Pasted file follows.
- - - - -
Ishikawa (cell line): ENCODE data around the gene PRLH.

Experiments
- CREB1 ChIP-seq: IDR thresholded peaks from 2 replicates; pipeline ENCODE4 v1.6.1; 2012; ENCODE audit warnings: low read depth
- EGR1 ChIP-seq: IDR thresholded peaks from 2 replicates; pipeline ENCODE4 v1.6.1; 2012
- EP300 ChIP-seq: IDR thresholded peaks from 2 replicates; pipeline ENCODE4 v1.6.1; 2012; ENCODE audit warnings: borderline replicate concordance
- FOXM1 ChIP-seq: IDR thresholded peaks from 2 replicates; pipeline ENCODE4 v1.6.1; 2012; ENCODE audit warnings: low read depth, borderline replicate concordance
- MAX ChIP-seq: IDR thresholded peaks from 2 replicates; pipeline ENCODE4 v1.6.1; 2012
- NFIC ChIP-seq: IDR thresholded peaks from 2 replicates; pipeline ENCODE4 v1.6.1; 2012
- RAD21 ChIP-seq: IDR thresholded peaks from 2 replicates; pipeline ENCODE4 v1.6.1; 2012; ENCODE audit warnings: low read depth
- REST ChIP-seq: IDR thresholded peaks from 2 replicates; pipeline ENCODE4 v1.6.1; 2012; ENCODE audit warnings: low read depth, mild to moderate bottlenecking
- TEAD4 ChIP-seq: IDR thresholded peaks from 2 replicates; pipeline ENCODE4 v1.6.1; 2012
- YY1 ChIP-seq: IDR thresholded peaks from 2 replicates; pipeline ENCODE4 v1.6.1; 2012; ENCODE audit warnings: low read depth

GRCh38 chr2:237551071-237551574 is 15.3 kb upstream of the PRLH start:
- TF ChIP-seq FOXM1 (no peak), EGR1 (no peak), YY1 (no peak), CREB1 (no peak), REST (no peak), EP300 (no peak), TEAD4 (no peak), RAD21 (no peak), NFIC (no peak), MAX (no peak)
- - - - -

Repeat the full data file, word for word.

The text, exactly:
Ishikawa (cell line): ENCODE data around the gene PRLH.

Experiments
- CREB1 ChIP-seq: IDR thresholded peaks from 2 replicates; pipeline ENCODE4 v1.6.1; 2012; ENCODE audit warnings: low read depth
- EGR1 ChIP-seq: IDR thresholded peaks from 2 replicates; pipeline ENCODE4 v1.6.1; 2012
- EP300 ChIP-seq: IDR thresholded peaks from 2 replicates; pipeline ENCODE4 v1.6.1; 2012; ENCODE audit warnings: borderline replicate concordance
- FOXM1 ChIP-seq: IDR thresholded peaks from 2 replicates; pipeline ENCODE4 v1.6.1; 2012; ENCODE audit warnings: low read depth, borderline replicate concordance
- MAX ChIP-seq: IDR thresholded peaks from 2 replicates; pipeline ENCODE4 v1.6.1; 2012
- NFIC ChIP-seq: IDR thresholded peaks from 2 replicates; pipeline ENCODE4 v1.6.1; 2012
- RAD21 ChIP-seq: IDR thresholded peaks from 2 replicates; pipeline ENCODE4 v1.6.1; 2012; ENCODE audit warnings: low read depth
- REST ChIP-seq: IDR thresholded peaks from 2 replicates; pipeline ENCODE4 v1.6.1; 2012; ENCODE audit warnings: low read depth, mild to moderate bottlenecking
- TEAD4 ChIP-seq: IDR thresholded peaks from 2 replicates; pipeline ENCODE4 v1.6.1; 2012
- YY1 ChIP-seq: IDR thresholded peaks from 2 replicates; pipeline ENCODE4 v1.6.1; 2012; ENCODE audit warnings: low read depth

GRCh38 chr2:237551071-237551574 is 15.3 kb upstream of the PRLH start:
- TF ChIP-seq FOXM1 (no peak), EGR1 (no peak), YY1 (no peak), CREB1 (no peak), REST (no peak), EP300 (no peak), TEAD4 (no peak), RAD21 (no peak), NFIC (no peak), MAX (no peak)